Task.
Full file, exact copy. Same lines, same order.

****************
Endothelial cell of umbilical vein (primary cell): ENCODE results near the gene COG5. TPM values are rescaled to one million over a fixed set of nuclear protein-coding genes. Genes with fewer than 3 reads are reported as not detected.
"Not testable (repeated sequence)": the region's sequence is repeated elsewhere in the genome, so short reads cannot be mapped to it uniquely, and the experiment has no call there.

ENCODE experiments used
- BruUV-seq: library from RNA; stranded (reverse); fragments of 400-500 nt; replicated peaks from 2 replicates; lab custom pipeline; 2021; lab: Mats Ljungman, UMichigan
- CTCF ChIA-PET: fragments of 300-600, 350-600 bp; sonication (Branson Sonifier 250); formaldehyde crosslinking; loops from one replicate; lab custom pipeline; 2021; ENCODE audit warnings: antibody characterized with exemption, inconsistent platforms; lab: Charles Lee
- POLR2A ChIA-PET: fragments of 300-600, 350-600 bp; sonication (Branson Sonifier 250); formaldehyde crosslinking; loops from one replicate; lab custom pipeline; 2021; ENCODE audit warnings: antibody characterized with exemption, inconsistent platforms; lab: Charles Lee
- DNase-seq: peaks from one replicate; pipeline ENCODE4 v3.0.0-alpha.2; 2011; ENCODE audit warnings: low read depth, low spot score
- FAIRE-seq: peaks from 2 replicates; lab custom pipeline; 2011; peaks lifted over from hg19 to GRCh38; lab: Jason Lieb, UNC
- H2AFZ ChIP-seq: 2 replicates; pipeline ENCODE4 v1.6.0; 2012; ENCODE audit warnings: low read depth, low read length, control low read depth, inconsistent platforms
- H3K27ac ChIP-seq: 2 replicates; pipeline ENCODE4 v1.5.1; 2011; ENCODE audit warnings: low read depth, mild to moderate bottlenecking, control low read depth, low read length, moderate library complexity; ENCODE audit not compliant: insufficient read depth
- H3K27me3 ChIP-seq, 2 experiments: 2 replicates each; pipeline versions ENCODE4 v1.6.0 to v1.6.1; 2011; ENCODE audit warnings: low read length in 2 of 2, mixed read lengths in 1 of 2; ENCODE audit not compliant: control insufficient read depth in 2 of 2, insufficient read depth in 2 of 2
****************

Endothelial cell of umbilical vein (primary cell): ENCODE results near the gene COG5. TPM values are rescaled to one million over a fixed set of nuclear protein-coding genes. Genes with fewer than 3 reads are reported as not detected.
"Not testable (repeated sequence)": the region's sequence is repeated elsewhere in the genome, so short reads cannot be mapped to it uniquely, and the experiment has no call there.

ENCODE experiments used
- BruUV-seq: library from RNA; stranded (reverse); fragments of 400-500 nt; replicated peaks from 2 replicates; lab custom pipeline; 2021; lab: Mats Ljungman, UMichigan
- CTCF ChIA-PET: fragments of 300-600, 350-600 bp; sonication (Branson Sonifier 250); formaldehyde crosslinking; loops from one replicate; lab custom pipeline; 2021; ENCODE audit warnings: antibody characterized with exemption, inconsistent platforms; lab: Charles Lee
- POLR2A ChIA-PET: fragments of 300-600, 350-600 bp; sonication (Branson Sonifier 250); formaldehyde crosslinking; loops from one replicate; lab custom pipeline; 2021; ENCODE audit warnings: antibody characterized with exemption, inconsistent platforms; lab: Charles Lee
- DNase-seq: peaks from one replicate; pipeline ENCODE4 v3.0.0-alpha.2; 2011; ENCODE audit warnings: low read depth, low spot score
- FAIRE-seq: peaks from 2 replicates; lab custom pipeline; 2011; peaks lifted over from hg19 to GRCh38; lab: Jason Lieb, UNC
- H2AFZ ChIP-seq: 2 replicates; pipeline ENCODE4 v1.6.0; 2012; ENCODE audit warnings: low read depth, low read length, control low read depth, inconsistent platforms
- H3K27ac ChIP-seq: 2 replicates; pipeline ENCODE4 v1.5.1; 2011; ENCODE audit warnings: low read depth, mild to moderate bottlenecking, control low read depth, low read length, moderate library complexity; ENCODE audit not compliant: insufficient read depth
- H3K27me3 ChIP-seq, 2 experiments: 2 replicates each; pipeline versions ENCODE4 v1.6.0 to v1.6.1; 2011; ENCODE audit warnings: low read length in 2 of 2, mixed read lengths in 1 of 2; ENCODE audit not compliant: control insufficient read depth in 2 of 2, insufficient read depth in 2 of 2